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DrFPGA
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Security Issues
DrFPGA   6/16/2014 12:40:44 PM
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So when all the communications traffic goes thru common hardware running common software any security vulnerability is going to be much wider. I'd like to hear how all these new lines of code created by 'regular' programmers are going to be hacker free...

Jessica Lipsky
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Re: Security Issues
Jessica Lipsky   6/16/2014 1:19:13 PM
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That's a really good point and something that neither Dell nor Intel really tackled in their talks. I'm curious if they expect a third party to operate security or if  they'll build it in at the ground level somehow.

Devashish Paul
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Re: Security Issues
Devashish Paul   6/16/2014 2:49:03 PM
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Perhaps some of the discussion in this article is still largely wishful thinking on the parts of Dell and Intel to get a bigger footprint in an area where they don't really have that big a play yet.  At the same time, if the carriers can use them to squeeze their traditional supplier base then its all good competition (or at least perceived competition).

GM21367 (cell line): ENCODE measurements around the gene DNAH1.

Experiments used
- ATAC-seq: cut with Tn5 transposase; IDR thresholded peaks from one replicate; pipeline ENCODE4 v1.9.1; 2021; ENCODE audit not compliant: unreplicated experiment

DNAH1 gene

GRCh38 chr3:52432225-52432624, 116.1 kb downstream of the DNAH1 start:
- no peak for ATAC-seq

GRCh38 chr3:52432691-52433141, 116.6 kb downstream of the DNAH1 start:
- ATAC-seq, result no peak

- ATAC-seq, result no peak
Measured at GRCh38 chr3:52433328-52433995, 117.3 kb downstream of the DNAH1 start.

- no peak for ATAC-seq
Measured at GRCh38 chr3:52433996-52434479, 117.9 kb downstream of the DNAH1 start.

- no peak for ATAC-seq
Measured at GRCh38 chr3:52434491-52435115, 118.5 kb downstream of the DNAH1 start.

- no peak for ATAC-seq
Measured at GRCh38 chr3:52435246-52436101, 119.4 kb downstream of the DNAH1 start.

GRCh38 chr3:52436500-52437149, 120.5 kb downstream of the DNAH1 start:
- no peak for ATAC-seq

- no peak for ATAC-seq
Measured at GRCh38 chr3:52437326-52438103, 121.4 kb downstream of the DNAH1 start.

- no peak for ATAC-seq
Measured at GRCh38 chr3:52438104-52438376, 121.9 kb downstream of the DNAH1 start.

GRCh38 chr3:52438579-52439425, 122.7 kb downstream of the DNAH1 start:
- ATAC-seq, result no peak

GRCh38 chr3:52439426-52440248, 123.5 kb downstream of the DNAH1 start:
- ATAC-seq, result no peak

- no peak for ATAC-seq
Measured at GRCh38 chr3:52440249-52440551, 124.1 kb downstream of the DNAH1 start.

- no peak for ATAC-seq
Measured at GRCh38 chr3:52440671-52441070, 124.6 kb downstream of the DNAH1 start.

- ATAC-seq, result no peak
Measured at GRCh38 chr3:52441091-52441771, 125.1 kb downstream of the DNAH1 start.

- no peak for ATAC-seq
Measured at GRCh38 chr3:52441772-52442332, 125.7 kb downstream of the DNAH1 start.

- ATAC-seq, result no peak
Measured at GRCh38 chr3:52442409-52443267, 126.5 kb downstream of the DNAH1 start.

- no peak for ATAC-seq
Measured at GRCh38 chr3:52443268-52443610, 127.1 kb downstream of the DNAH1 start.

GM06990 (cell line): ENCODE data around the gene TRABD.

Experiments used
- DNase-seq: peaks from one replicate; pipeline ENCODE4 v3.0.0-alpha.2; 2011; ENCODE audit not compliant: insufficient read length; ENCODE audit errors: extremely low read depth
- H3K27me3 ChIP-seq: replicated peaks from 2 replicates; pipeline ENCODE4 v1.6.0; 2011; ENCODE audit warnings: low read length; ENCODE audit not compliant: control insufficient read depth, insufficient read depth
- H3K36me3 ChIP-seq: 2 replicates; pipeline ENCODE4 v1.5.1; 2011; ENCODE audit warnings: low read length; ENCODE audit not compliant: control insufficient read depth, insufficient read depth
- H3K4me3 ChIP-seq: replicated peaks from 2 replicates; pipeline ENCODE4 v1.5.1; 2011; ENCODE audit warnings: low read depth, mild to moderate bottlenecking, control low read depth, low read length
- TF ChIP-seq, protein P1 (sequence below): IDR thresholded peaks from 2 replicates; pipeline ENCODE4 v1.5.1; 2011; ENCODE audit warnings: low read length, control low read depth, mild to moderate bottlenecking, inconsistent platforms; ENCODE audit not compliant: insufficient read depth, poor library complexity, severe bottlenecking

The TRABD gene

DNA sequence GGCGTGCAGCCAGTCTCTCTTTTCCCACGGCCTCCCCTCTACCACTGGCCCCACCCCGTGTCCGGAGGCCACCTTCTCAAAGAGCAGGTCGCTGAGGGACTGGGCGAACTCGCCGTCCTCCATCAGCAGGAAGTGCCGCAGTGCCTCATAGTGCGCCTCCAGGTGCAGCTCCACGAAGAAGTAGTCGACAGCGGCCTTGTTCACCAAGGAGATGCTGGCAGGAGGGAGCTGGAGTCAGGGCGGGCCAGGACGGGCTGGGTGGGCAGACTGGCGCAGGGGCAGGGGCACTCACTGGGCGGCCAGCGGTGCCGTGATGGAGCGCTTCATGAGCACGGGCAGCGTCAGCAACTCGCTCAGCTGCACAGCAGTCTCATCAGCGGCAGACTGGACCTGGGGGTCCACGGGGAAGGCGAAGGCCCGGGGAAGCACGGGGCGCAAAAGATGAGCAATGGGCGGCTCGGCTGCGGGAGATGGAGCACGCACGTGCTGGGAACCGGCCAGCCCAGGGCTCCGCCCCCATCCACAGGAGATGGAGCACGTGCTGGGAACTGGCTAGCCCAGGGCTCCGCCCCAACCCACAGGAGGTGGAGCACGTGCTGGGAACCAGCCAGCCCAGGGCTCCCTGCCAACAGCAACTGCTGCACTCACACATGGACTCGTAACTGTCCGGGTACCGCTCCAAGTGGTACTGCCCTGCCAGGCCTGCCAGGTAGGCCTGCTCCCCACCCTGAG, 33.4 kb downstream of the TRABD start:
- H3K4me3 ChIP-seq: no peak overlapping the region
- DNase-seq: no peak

rick merritt
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Re: Security Issues
rick merritt   6/17/2014 8:22:37 AM
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@Devashish Paul: You hit the nail on the head!

rick merritt
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Re: Security Issues
rick merritt   6/17/2014 8:34:01 AM
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I've listened to lots of SDN talks in the last couple years and had not heard anyone bring this up--but it makes sense to me. Consider my antenna up!

litter7765
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Re: Security Issues
litter7765   6/16/2014 10:01:37 PM
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This reminds me of this post here:

http://www.eetimes.com



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As data rates begin to move beyond 25 Gbps channels, new problems arise. Getting to 50 Gbps channels might not be possible with the traditional NRZ (2-level) signaling. PAM4 lets data rates double with only a small increase in channel bandwidth by sending two bits per symbol. But, it brings new measurement and analysis problems. Signal integrity sage Ransom Stephens will explain how PAM4 differs from NRZ and what to expect in design, measurement, and signal analysis.

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